With Charlottesville experiencing one of the biggest construction booms in its history, a volunteer group of architects wants the City Council to pay more attention to urban design.

“Infrastructure and the public space has to be designed in advance to accommodate greater density,” said Rachel Lloyd, a member of the PLACE Design Task Force.

The task force was created in 2012 to assess the city’s urban design efforts and to identify obstacles to high-quality development. It has recommended the city hire more staff to coordinate planning for infrastructure.

“Great places don’t happen by accident,” Lloyd said. “They have to be planned.”

At a recent joint meeting of the council, the task force and the Planning Commission, one councilor was skeptical the city could easily satisfy all of the group’s recommendations without additional funding.

“If we are talking about more staff and more consultants and infrastructure spending, we need to talk about more taxes,” Councilor Kristin Szakos said. “Otherwise, we’re talking about less police, less education and less other things.”

In its recent annual report, the task force suggested streamlining city government and revising the zoning code to better respond to new development.

“Developers and property owners should be able to follow the codes and regulations, design a project that meets those regulations, and be confident that if they do so, the project will meet community expectations,” said PLACE member Richard Price. “Instead, we find that the development process in the city requires open-ended discretionary review, and there is a lack of certainty about what the ultimate outcome will be.”

Szakos wanted to know if the task force has examined whether its requested changes are consistent with Virginia law.

“Being in Virginia, where property rights are king, how can some of the stuff work well when we know that developers can build a lot of things by-right … that would not be in our vision?” Szakos asked.

“The design of a public space is not going to get you in trouble with state law,” said Beth Meyer, a PLACE member who teaches landscape architecture at the University of Virginia. “The height of buildings and the setback of buildings affects the amount of light that’s on the street, the amount of air that flows on the street and the amount of water that you can catch.”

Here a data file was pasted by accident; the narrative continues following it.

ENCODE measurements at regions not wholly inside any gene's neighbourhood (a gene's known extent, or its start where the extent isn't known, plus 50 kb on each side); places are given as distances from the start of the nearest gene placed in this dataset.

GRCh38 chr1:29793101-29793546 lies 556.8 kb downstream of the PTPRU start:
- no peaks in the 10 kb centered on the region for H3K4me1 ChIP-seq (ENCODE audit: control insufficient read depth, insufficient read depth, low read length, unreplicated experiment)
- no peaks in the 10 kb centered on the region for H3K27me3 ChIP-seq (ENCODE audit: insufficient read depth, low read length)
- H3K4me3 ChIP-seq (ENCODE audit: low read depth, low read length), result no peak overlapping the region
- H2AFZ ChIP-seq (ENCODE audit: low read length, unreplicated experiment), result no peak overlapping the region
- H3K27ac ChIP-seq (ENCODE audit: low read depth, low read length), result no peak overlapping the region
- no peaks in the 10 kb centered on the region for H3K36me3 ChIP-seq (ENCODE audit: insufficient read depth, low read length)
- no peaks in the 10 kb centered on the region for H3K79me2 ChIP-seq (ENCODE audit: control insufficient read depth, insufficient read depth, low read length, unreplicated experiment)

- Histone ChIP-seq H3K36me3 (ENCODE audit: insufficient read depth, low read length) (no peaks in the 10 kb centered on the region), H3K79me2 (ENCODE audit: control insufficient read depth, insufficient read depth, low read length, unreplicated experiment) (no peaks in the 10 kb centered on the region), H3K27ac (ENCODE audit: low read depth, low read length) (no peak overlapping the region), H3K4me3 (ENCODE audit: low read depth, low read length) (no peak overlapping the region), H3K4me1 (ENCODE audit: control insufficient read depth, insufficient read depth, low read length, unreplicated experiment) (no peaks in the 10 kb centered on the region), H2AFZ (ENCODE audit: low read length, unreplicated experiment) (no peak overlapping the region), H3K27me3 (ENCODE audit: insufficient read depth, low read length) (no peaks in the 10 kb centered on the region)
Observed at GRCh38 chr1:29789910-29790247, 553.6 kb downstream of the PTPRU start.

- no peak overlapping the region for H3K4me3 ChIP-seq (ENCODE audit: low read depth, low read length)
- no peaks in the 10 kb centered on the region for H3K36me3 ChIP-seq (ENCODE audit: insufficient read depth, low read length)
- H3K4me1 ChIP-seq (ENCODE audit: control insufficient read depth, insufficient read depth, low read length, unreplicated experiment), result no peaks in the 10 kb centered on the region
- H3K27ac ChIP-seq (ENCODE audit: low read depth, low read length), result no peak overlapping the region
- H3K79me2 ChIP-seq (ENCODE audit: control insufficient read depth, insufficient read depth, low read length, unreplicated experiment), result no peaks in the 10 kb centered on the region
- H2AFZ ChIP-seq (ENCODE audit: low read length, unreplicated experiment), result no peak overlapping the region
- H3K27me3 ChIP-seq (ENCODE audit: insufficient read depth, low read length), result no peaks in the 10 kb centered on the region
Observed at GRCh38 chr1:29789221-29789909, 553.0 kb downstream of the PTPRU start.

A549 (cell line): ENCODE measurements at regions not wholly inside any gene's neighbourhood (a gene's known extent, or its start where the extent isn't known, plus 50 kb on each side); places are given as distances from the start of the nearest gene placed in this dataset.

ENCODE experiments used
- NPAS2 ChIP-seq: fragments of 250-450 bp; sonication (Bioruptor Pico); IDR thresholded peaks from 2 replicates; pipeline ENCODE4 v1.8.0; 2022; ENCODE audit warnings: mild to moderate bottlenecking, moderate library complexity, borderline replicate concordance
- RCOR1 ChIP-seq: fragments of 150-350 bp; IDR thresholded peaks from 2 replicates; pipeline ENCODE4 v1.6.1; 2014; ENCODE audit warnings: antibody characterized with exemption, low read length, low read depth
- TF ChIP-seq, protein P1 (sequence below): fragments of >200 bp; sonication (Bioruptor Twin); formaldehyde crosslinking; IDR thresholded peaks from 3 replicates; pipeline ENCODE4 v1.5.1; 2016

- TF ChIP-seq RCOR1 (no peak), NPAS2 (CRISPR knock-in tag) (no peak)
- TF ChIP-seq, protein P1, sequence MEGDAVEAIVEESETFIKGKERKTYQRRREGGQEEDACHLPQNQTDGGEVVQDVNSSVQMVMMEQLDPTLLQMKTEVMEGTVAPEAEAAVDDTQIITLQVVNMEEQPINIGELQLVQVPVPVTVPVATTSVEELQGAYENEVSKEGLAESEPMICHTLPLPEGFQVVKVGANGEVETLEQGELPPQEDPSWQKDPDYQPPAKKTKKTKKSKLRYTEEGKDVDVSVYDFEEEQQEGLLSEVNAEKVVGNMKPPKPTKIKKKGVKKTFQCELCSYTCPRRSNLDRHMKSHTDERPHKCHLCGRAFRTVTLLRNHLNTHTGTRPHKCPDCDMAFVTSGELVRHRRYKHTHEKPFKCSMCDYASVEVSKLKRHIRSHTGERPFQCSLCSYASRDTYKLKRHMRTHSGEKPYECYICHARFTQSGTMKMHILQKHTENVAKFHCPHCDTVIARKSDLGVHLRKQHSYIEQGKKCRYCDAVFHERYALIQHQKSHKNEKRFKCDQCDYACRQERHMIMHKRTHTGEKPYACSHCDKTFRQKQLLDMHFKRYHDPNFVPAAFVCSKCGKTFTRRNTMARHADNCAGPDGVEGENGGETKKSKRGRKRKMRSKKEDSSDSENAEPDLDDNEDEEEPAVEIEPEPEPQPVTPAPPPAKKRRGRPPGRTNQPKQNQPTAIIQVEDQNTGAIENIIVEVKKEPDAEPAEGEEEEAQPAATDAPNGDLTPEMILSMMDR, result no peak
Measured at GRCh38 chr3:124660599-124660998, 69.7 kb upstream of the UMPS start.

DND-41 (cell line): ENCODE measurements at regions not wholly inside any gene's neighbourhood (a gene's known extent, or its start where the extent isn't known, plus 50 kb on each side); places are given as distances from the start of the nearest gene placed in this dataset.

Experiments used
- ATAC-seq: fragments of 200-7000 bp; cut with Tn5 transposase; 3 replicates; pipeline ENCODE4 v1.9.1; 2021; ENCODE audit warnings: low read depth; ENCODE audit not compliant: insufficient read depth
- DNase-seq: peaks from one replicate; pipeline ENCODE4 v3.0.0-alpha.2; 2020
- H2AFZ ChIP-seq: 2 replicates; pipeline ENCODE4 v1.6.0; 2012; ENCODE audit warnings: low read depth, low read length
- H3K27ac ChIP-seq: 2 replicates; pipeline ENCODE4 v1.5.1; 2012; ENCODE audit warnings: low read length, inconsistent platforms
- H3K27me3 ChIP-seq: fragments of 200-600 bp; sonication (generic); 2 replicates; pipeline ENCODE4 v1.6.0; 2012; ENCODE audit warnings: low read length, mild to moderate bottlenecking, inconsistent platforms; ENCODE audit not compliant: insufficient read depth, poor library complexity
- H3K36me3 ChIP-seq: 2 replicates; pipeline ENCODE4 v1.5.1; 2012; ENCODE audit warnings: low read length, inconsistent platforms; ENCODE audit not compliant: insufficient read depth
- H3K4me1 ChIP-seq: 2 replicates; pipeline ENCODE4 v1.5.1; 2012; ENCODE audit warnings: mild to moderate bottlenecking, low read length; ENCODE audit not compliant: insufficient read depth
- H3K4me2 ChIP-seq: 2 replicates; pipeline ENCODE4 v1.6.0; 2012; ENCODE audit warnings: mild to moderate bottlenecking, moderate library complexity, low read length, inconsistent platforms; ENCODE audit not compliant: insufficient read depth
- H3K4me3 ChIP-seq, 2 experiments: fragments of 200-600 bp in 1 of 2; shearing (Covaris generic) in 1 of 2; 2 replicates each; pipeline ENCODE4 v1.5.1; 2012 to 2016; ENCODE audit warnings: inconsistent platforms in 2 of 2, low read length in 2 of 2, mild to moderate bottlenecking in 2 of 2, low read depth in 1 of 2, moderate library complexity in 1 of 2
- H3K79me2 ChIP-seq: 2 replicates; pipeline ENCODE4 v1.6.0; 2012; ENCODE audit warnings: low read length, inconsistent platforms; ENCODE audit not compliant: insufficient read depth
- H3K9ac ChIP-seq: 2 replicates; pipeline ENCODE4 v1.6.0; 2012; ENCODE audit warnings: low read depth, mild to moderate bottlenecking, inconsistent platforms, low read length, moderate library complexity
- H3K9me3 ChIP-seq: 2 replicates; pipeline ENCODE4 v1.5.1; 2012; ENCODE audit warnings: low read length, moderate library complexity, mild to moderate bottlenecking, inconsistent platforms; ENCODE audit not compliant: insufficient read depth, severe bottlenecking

Planning Commissioner John Santoski expressed frustration that his group is often told by city staff that it can’t consider many of these issues during its reviews of individual projects.

“We’re often told that we have to work within a certain box, and if we go outside of that we are either going to be giving an inaccurate recommendation to council or we may be putting the city at risk of liability,” Santoski said.

Commissioner Genevieve Keller said developers often threaten to build by-right if they do not get the rezoning they want.

“If we’re so scared of by-right, there’s something wrong with our code,” Keller said.

Charlottesville last rezoned the entire city in 2003 after several years of study.

Jim Tolbert, director of the city’s Neighborhood Development Services office, said that before the city changes the zoning code, planners could specify better guidelines for when a special-use permit would be granted.

“We need to articulate [our needs] so that we can share that with developers,” Tolbert said. “We can’t make it up as we go along.”

Meyer said the “strategic investment area” and West Main studies currently underway will provide a template for how to do urban design properly. Both studies together cost the city around $500,000.

The recently updated Comprehensive Plan calls for additional studies, known as “small area plans.”

Szakos said she read the task force’s report, but did not quite grasp what they were asking of the City Council. She said implementing all of the PLACE group’s suggestions could be expensive.

“If we can’t do it all, and we put all of our economic eggs in one basket, such as on West Main, does that mean people in the rest of the city will never get sidewalks?” Szakos asked.

Councilor Kathy Galvin is a vocal proponent of hiring an urban designer to join city staff. A decision is expected to be made during the development of next year’s budget.

Staff has estimated the annual cost of hiring a design professional, an economic analyst and two interns would be $200,000 a year.

In contrast, that amount is also how much the city will spend on new bike infrastructure in the current fiscal year. The city also has budgeted $285,000 for new sidewalks.

By the end of the meeting, members of the PLACE group wanted to know if the council supported their ideas.

“There are a lot of volunteers who want to help the city and who want to be effective,” Meyer said. “Within that first-year report, there’s five years of work and we would love to know what’s going to be helpful.”

“This is the start of the discussion … We have heard you and I think we will pursue some of these ideas,” Mayor Satyendra Huja said.
 

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